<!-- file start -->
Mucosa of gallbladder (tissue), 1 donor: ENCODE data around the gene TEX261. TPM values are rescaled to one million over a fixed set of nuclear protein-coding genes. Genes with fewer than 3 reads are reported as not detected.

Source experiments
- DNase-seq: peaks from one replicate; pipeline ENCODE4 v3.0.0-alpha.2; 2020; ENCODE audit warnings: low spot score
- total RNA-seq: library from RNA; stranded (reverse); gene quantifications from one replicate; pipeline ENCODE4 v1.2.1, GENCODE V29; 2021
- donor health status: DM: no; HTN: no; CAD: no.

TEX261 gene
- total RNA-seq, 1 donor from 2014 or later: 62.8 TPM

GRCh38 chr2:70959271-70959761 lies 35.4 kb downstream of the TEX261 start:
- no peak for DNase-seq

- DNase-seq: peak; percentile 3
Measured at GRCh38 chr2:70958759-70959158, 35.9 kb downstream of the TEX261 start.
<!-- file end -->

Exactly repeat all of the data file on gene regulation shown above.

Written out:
Mucosa of gallbladder (tissue), 1 donor: ENCODE data around the gene TEX261. TPM values are rescaled to one million over a fixed set of nuclear protein-coding genes. Genes with fewer than 3 reads are reported as not detected.

Source experiments
- DNase-seq: peaks from one replicate; pipeline ENCODE4 v3.0.0-alpha.2; 2020; ENCODE audit warnings: low spot score
- total RNA-seq: library from RNA; stranded (reverse); gene quantifications from one replicate; pipeline ENCODE4 v1.2.1, GENCODE V29; 2021
- donor health status: DM: no; HTN: no; CAD: no.

TEX261 gene
- total RNA-seq, 1 donor from 2014 or later: 62.8 TPM

GRCh38 chr2:70959271-70959761 lies 35.4 kb downstream of the TEX261 start:
- no peak for DNase-seq

- DNase-seq: peak; percentile 3
Measured at GRCh38 chr2:70958759-70959158, 35.9 kb downstream of the TEX261 start.